David Cameron's defence guru joins US engineering giant

'Outstanding' Richard Freer expected to work on Bechtel's bids to win lucrative MoD contracts

US engineering giant Bechtel has hired David Cameron's top gun defence adviser as the San Francisco based group beefs up efforts to win huge Ministry of Defence contracts worth billions of pounds.

Richard Freer has helped mastermind the coalition's overhaul of the UK's defence strategy as one of the Prime Minister's small team of private secretaries in the No 10 Policy Unit.

The Oxford University graduate previously advised Nato on how it should be reformed for a post-Cold War world and, in 2010, was named in the WikiLeaks files over discussions about Britain's Trident nuclear deterrent. He has also worked on operations in Afghanistan and Iraq.

The Government's huge reformation of the way the MoD does business includes proposals to put the private sector in charge of running the £14bn Defence Equipment and Support (DE&S) division, which buys weapons, submarines and satellites.

Similarly, the MoD is looking for a consortium of companies, which include engineers and outsourcing experts, to run the Defence Infrastructure Organisation (DIO). This looks after the MoD's land and buildings.

Bechtel, which is one of several huge US engineering companies that is targeting MoD work, is part of the consortium that is considered the favourite to win the DIO contract. The 115-year-old group is understood to have teamed-up with accountant PricewaterhouseCoopers, defence technology group Qinetiq, and PA Consulting – a London-based firm that developed a vehicle that could detect improvised explosive devices in warzones – on DE&S.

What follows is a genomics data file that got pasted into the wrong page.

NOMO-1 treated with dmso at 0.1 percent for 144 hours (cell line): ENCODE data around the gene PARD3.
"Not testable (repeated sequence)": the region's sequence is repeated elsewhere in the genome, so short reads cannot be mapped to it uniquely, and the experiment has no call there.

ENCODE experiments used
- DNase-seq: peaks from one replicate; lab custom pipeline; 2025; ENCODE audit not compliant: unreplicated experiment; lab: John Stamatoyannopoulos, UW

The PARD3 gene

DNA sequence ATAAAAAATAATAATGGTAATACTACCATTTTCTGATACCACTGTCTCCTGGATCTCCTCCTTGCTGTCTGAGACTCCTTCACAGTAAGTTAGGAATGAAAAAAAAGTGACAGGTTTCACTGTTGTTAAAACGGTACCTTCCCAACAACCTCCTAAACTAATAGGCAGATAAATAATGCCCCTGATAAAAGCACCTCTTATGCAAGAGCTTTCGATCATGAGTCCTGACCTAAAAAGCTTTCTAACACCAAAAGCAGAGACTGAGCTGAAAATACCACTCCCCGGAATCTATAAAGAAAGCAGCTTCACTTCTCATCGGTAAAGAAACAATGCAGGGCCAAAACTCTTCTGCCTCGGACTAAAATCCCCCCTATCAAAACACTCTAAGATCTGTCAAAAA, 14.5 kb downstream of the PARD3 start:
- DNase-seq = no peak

Mr Freer has started his Bechtel career in Washington state, where he is using his doctorate in chemistry to work on the design of a waste treatment plant to decontaminate underground tanks that hold liquid and semi-solid nuclear by-products. This waste dates back to plutonium production during World War II.

However, it is understood that Mr Freer will eventually help Bechtel on their defence bids. Under civil service rules, Mr Freer is likely to have been banned from working on defence work for a set period after leaving Downing Street.

A defence industry source said: "Freer is an outstanding intellect and was essential to the coalition's defence reform programme."

A spokesman for Bechtel said: "In his role as a programme technical manager, his education, technical skills and experience provide valuable insight into technical decisions for the final design of the plant.

"We recognise the importance of ethics and transparency in our hiring practices, and we are careful to comply with the letter and the spirit of every requirement and guideline."

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